OMFG - It's Stereoscopic, Baby!
February 4, 2012
After about 8 months part-time development, after many VHDL-related headache, after lots of failures, after few successful moments, after anger, after surpises and finally with a big portion of luck I am today very proud to annouce the first working proof-of-concept for live stereoscopic vision using two CMOS camera modules, the Zeiss Cinemizer Plus video eyewear and of cause with my DIY side-by-side encoder.
What is the side-by-side encoder about? Well simply speaking it does nothing more than synchronising two video streams from the camera modules, horizontially shrinking them to 50% original width and rearranging them into a new video stream, where the images of both cameras appear on the left and right side of output video signal. This 3D-format is called side-by-side and can be watched e.g. with the Zeiss Cinemizer Plus or other suitable gear. If your have full control over your eye muscles your may even be able to enjoy 3D-vision with the crossed-eye method. If your want you can transmit such a video signal via standard RF-modules form FatShark or ImmersionRC. You don't need two video links for this purpose, one is enough as all the stereoscopic information is stored in a standard video frame. The video goggles takes this signal, splits it up in two halfs, descales it to original hoizontal size and displays it in the separate lcd or oled screens inside the goggles.
For a short demonstration I have mounted the two camera modules on my small robot like this. As I still do not possess a real workshop I prefer to work with balsa wood.
The small box on the left side encloses the SBS-encoder, which the robot has to carry on its back. Wireless video transmission is not yet done, but the RF-modules are already in my shelf and the wiring of all components is envisioned to be like this:
On the left the Zeiss Cinemizer video goggles with a FatShark receiver, on the right the camera box, the encoder and the video transmitter from ImmersionRC. The next photo shows a close-up of the encoder itself. With the exeption of the XuLA-200 daughter board it's all DIY.
Finally some remarks on the creation phase of this converter:
- In the begining of this project I have chosen the cmos camera modules rather arbitrarily, so I ended up with modules that output analog baseband video signals (CVBS). That's nice for a quick look on your TV set but a rather bad idea for what I have done here. Just imagine: the cmos camera module works in the digital domain and creates analog CVBS and the first thing I do is converting it back to digital domain BT.656 video stream. That's not very smart, as I recently leant that there are indeed ccd or cmos camera modules on the market with a digital BT.656 conforming output. Using two of such modules the encoder PCB you see above would shrink to half of the present size because all the components on the right hand side of the XuLA-200 FPGA are devoted to CVBS-to-BT.656 conversion (with two video channels).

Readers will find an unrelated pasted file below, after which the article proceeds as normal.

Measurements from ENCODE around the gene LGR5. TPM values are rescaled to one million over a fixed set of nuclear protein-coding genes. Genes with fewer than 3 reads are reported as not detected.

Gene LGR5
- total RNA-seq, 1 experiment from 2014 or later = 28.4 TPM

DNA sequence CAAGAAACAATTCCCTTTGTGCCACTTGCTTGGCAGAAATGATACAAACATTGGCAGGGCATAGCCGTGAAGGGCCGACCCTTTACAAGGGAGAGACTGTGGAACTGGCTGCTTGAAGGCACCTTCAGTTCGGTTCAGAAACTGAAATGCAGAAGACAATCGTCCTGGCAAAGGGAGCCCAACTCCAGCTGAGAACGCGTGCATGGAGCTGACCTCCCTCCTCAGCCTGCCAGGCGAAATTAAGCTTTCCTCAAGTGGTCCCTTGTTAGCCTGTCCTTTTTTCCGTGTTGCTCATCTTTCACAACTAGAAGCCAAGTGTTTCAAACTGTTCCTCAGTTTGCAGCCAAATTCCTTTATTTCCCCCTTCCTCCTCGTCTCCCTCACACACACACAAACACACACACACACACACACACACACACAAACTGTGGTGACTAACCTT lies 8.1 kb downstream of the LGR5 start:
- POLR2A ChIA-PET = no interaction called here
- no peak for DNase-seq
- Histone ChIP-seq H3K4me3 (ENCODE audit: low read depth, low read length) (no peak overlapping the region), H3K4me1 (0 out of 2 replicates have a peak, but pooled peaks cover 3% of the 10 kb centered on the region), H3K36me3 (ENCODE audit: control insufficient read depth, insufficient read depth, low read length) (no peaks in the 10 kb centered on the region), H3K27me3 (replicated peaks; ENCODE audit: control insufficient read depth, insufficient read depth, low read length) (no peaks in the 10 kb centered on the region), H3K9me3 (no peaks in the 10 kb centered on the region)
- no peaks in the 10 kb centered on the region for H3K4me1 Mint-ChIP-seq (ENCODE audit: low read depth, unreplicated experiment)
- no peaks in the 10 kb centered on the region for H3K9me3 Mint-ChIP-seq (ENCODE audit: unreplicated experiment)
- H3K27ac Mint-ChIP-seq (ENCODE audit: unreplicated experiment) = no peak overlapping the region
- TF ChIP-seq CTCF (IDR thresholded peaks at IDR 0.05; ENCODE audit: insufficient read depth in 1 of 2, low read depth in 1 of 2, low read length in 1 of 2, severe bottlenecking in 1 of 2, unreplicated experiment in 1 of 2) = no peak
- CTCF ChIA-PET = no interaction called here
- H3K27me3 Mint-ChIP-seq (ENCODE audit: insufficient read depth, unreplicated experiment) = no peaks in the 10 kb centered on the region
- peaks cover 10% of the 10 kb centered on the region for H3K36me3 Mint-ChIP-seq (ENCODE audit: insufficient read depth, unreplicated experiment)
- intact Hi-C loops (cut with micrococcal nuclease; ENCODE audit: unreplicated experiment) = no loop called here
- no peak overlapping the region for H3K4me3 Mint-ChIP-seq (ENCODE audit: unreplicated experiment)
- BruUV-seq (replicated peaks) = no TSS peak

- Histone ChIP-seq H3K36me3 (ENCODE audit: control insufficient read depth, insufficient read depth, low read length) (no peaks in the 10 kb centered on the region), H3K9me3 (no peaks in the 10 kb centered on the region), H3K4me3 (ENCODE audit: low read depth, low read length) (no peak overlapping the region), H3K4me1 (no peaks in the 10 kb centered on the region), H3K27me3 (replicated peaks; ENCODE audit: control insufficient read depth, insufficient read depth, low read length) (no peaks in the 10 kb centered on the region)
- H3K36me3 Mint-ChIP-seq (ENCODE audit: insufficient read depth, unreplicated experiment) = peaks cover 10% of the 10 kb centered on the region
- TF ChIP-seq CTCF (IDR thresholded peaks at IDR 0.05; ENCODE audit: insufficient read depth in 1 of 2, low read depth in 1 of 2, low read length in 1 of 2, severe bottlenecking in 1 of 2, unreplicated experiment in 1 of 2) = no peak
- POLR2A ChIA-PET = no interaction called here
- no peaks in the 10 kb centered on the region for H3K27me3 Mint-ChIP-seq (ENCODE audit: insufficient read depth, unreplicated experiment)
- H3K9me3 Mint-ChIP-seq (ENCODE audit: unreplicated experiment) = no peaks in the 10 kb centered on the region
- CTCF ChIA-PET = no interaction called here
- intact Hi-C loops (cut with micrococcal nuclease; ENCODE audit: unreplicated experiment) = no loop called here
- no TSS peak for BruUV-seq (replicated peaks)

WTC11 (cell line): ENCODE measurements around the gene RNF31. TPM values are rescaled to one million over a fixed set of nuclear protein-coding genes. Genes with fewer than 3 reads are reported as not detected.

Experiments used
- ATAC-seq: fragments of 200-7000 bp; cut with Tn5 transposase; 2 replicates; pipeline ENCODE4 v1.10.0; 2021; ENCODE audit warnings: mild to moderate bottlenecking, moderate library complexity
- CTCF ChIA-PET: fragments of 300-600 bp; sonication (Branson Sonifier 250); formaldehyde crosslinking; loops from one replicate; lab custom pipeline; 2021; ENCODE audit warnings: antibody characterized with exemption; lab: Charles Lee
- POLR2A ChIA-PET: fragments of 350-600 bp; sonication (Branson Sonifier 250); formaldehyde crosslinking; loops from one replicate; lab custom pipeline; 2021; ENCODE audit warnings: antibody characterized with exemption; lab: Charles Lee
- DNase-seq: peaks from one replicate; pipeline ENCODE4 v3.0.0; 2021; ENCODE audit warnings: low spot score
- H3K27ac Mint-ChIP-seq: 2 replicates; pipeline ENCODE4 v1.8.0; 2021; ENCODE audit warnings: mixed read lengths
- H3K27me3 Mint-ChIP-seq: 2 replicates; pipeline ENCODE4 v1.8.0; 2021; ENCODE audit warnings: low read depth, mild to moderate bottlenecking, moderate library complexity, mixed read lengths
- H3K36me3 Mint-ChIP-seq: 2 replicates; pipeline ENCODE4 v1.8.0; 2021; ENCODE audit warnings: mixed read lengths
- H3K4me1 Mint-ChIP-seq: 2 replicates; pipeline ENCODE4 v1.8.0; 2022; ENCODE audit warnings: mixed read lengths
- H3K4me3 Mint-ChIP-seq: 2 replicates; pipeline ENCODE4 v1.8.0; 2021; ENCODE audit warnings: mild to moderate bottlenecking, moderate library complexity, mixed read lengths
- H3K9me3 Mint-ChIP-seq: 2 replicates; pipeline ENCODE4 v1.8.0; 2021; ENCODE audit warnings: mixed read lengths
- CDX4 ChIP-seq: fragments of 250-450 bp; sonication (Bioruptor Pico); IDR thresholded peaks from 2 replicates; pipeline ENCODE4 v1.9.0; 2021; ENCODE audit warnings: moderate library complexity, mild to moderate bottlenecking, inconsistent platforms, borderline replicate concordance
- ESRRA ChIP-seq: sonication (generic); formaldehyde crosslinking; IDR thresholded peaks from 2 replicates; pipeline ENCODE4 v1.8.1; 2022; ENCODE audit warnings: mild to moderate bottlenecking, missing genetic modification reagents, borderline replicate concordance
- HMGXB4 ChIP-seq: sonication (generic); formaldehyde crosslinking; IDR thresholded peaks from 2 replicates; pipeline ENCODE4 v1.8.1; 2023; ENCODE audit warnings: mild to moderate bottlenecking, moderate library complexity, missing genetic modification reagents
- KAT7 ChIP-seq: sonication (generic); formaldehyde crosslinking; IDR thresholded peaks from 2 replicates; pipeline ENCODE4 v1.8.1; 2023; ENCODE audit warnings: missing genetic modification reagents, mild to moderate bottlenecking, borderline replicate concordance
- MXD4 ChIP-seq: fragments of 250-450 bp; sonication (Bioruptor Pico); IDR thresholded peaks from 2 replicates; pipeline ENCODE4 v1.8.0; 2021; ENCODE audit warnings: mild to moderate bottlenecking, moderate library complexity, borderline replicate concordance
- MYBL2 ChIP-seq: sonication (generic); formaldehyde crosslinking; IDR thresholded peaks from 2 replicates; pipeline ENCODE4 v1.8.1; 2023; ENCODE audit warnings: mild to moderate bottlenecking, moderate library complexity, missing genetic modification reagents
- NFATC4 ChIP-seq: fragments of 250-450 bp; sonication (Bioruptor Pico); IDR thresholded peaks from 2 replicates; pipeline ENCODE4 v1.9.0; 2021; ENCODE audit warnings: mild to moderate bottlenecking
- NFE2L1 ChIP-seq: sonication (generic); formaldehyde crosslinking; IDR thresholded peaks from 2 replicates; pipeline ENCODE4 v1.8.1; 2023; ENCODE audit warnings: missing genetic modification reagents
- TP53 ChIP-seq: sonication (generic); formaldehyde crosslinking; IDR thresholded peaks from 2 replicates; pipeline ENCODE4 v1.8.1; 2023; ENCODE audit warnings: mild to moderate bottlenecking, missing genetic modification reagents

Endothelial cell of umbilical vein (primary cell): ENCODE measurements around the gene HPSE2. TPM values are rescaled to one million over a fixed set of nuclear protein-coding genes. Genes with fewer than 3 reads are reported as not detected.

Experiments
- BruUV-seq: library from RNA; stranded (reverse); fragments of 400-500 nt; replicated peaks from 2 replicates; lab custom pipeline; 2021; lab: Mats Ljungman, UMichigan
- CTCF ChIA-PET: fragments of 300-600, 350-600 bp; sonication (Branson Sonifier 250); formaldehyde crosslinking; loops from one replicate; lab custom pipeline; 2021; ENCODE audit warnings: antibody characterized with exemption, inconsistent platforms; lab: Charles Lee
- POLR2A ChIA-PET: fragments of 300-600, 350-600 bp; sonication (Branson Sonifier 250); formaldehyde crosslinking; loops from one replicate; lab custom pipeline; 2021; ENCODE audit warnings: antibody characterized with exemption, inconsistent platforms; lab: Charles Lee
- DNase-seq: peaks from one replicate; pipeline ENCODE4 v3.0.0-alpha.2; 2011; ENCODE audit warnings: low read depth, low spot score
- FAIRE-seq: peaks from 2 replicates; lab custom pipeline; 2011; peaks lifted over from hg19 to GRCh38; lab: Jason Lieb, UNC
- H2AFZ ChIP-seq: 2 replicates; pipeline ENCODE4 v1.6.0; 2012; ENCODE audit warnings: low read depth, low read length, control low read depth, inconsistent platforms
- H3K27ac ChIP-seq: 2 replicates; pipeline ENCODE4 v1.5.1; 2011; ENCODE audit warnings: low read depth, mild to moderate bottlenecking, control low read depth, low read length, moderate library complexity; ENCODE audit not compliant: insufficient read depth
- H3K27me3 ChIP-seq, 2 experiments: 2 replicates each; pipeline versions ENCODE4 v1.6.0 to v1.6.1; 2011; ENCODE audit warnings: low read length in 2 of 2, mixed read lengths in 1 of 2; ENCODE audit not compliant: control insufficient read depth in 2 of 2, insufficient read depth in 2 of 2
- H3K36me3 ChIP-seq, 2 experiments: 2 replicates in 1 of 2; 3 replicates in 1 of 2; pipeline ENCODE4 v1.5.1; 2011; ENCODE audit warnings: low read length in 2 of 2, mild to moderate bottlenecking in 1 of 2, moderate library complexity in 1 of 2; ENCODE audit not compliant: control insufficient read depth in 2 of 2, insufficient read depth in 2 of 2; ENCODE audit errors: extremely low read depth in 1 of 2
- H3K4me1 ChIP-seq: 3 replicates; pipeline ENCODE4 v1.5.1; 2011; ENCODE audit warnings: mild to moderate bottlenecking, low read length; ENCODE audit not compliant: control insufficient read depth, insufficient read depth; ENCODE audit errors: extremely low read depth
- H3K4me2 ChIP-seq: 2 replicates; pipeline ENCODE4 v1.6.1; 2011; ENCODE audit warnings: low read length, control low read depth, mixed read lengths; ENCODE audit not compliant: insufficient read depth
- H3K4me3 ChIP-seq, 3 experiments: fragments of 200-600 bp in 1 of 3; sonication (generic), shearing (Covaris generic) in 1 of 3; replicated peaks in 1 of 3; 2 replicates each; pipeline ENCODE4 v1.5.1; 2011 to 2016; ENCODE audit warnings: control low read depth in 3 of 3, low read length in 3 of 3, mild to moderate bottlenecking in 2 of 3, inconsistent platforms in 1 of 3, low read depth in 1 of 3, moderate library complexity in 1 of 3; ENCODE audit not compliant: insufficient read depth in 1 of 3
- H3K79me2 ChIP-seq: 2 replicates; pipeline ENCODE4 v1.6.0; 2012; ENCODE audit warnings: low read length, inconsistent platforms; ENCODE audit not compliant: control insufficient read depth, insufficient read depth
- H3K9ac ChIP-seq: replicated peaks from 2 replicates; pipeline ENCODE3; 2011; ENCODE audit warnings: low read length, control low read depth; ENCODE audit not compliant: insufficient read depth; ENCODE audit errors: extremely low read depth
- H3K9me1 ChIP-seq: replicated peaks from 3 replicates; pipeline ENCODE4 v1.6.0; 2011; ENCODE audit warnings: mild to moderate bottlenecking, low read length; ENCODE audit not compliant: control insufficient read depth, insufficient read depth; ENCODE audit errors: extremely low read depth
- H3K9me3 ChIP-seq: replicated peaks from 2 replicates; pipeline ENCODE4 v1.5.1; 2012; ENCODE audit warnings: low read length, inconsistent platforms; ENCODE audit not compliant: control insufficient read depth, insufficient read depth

- Don't underestimate the synchronisation issue of both video streams. This is really essential. You will need some kind of adaptive delay line in order to compensate for the (a priori unknown) delay between both streams. In my case I even had to use the external SDRAM resources of the XuLA-board since the internal SRAM of the FPGA is way too small. This was really a had fight to get the adaptive delay up and running.
- I was not able to use two camera modules out of the box, since the local XTAL jitter between both modules undermines any attempt to synchronize the video signals. See my other blog posts on this problem. I would estimate that a camera module with dedicated CLK input and digital video data output would not have this problem.
There is a video attached with some lousy live footage. Before you ask - I just grabbed some toys from my kids. If you have 3D-video glasses check it out or try the crossed-eye-trick. I think youtube is smart enough to offer more 3D-formats than just the side-by-side material I have uploaded.
So far for this moment. More is yet to come. Any comments are welcome.